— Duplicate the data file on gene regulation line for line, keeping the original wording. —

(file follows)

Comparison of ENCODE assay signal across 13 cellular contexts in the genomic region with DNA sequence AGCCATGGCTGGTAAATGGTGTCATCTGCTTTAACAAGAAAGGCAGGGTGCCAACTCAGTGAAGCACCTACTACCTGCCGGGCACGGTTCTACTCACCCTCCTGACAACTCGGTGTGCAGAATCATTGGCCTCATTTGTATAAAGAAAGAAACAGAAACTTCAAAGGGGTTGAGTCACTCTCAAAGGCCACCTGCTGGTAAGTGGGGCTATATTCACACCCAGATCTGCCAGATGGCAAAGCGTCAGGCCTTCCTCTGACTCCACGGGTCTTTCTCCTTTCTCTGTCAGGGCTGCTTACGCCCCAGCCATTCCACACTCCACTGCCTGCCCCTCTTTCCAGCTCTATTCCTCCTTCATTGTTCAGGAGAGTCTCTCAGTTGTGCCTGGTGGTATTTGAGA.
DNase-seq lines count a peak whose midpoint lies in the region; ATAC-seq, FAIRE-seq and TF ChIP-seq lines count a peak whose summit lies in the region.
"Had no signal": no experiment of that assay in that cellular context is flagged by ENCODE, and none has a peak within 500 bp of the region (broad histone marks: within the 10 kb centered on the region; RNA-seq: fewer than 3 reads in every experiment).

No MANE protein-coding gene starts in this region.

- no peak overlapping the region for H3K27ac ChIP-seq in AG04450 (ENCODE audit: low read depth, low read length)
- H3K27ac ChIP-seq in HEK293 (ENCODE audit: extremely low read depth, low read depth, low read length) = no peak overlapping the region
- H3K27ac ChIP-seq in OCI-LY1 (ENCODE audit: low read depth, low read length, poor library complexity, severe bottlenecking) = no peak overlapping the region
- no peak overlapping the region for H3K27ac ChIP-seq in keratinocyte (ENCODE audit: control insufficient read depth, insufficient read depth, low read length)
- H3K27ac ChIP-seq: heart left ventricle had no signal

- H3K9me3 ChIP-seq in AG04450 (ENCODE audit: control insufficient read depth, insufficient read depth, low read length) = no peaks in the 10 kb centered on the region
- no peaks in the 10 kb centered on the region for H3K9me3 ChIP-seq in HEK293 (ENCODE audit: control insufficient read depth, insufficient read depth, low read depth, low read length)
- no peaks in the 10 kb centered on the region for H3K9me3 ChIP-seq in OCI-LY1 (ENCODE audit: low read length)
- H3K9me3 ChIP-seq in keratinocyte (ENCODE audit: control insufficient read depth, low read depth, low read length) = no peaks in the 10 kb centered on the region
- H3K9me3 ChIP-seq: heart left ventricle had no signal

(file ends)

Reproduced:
Comparison of ENCODE assay signal across 13 cellular contexts in the genomic region with DNA sequence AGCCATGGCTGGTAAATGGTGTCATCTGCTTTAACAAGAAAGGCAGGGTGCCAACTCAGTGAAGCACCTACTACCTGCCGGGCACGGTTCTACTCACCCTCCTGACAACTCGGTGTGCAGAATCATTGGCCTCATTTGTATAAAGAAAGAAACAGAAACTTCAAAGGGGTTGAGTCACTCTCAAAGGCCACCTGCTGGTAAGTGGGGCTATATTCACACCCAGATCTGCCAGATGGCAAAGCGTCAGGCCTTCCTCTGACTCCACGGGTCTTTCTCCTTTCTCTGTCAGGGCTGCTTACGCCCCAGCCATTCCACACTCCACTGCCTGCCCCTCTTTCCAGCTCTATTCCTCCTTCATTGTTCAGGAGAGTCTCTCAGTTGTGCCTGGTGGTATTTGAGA.
DNase-seq lines count a peak whose midpoint lies in the region; ATAC-seq, FAIRE-seq and TF ChIP-seq lines count a peak whose summit lies in the region.
"Had no signal": no experiment of that assay in that cellular context is flagged by ENCODE, and none has a peak within 500 bp of the region (broad histone marks: within the 10 kb centered on the region; RNA-seq: fewer than 3 reads in every experiment).

No MANE protein-coding gene starts in this region.

- no peak overlapping the region for H3K27ac ChIP-seq in AG04450 (ENCODE audit: low read depth, low read length)
- H3K27ac ChIP-seq in HEK293 (ENCODE audit: extremely low read depth, low read depth, low read length) = no peak overlapping the region
- H3K27ac ChIP-seq in OCI-LY1 (ENCODE audit: low read depth, low read length, poor library complexity, severe bottlenecking) = no peak overlapping the region
- no peak overlapping the region for H3K27ac ChIP-seq in keratinocyte (ENCODE audit: control insufficient read depth, insufficient read depth, low read length)
- H3K27ac ChIP-seq: heart left ventricle had no signal

- H3K9me3 ChIP-seq in AG04450 (ENCODE audit: control insufficient read depth, insufficient read depth, low read length) = no peaks in the 10 kb centered on the region
- no peaks in the 10 kb centered on the region for H3K9me3 ChIP-seq in HEK293 (ENCODE audit: control insufficient read depth, insufficient read depth, low read depth, low read length)
- no peaks in the 10 kb centered on the region for H3K9me3 ChIP-seq in OCI-LY1 (ENCODE audit: low read length)
- H3K9me3 ChIP-seq in keratinocyte (ENCODE audit: control insufficient read depth, low read depth, low read length) = no peaks in the 10 kb centered on the region
- H3K9me3 ChIP-seq: heart left ventricle had no signal